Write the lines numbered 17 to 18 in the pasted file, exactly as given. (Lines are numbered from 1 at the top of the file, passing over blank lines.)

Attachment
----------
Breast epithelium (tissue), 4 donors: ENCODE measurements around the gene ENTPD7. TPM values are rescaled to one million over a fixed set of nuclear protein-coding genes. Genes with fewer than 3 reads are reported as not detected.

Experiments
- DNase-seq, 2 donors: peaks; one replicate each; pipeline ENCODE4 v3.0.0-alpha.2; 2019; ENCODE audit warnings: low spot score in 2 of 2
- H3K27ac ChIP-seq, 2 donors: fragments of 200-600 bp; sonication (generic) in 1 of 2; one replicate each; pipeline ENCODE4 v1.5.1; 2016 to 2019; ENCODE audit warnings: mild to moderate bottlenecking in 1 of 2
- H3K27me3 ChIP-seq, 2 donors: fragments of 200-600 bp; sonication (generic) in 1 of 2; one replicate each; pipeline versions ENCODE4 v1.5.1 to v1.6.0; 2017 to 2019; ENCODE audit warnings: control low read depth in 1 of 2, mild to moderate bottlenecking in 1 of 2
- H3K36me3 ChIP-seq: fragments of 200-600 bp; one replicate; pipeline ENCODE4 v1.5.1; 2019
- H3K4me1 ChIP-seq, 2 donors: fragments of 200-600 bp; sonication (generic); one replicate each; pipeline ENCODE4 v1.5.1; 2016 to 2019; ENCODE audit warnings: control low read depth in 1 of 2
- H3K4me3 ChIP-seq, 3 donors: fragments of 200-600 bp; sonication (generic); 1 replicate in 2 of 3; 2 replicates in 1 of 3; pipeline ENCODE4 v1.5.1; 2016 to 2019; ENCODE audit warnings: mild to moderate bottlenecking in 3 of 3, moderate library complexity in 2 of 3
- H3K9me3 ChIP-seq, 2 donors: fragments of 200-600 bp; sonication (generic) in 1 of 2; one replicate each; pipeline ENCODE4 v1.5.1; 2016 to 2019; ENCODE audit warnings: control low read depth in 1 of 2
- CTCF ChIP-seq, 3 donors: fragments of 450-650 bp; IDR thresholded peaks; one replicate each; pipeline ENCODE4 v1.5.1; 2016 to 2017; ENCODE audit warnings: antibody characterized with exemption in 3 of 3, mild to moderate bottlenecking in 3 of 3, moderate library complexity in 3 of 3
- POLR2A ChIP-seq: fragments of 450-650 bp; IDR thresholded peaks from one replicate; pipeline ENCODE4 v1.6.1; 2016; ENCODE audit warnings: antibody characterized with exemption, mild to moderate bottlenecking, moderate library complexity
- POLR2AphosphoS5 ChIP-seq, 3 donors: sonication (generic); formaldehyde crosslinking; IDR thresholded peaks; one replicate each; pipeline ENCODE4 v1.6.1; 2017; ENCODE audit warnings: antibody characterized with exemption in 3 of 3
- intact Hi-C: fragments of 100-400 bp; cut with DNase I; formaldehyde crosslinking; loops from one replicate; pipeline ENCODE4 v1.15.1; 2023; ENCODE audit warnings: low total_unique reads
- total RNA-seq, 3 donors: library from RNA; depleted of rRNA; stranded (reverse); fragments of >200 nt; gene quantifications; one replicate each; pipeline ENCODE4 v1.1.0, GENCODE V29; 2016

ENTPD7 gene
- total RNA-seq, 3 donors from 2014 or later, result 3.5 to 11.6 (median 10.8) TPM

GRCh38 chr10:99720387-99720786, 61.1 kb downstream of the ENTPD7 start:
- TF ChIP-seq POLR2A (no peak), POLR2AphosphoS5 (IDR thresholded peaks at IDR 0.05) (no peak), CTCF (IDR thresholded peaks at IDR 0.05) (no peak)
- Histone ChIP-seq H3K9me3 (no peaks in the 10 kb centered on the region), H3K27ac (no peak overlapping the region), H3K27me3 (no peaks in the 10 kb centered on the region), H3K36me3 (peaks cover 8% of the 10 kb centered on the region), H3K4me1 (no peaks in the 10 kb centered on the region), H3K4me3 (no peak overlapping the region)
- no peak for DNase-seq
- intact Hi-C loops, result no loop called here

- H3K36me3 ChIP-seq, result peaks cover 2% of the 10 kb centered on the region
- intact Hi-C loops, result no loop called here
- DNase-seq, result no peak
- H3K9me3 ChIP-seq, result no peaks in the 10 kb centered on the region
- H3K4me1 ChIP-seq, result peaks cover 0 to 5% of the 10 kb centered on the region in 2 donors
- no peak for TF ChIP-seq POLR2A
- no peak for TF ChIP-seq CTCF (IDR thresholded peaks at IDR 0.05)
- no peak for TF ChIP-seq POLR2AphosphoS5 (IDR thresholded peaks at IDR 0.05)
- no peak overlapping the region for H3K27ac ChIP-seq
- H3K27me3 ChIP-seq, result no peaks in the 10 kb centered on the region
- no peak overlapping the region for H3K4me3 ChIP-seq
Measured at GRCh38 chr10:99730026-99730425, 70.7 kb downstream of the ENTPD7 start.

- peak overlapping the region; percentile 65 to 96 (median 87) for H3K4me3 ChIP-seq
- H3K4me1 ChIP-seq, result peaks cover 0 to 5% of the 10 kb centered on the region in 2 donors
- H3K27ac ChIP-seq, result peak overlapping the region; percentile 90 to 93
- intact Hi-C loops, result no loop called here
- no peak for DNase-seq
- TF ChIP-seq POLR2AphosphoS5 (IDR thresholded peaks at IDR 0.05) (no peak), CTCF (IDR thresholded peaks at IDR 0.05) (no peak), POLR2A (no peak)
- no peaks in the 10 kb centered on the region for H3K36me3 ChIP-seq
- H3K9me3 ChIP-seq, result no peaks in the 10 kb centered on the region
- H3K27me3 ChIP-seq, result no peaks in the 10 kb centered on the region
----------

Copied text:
GRCh38 chr10:99720387-99720786, 61.1 kb downstream of the ENTPD7 start:
- TF ChIP-seq POLR2A (no peak), POLR2AphosphoS5 (IDR thresholded peaks at IDR 0.05) (no peak), CTCF (IDR thresholded peaks at IDR 0.05) (no peak)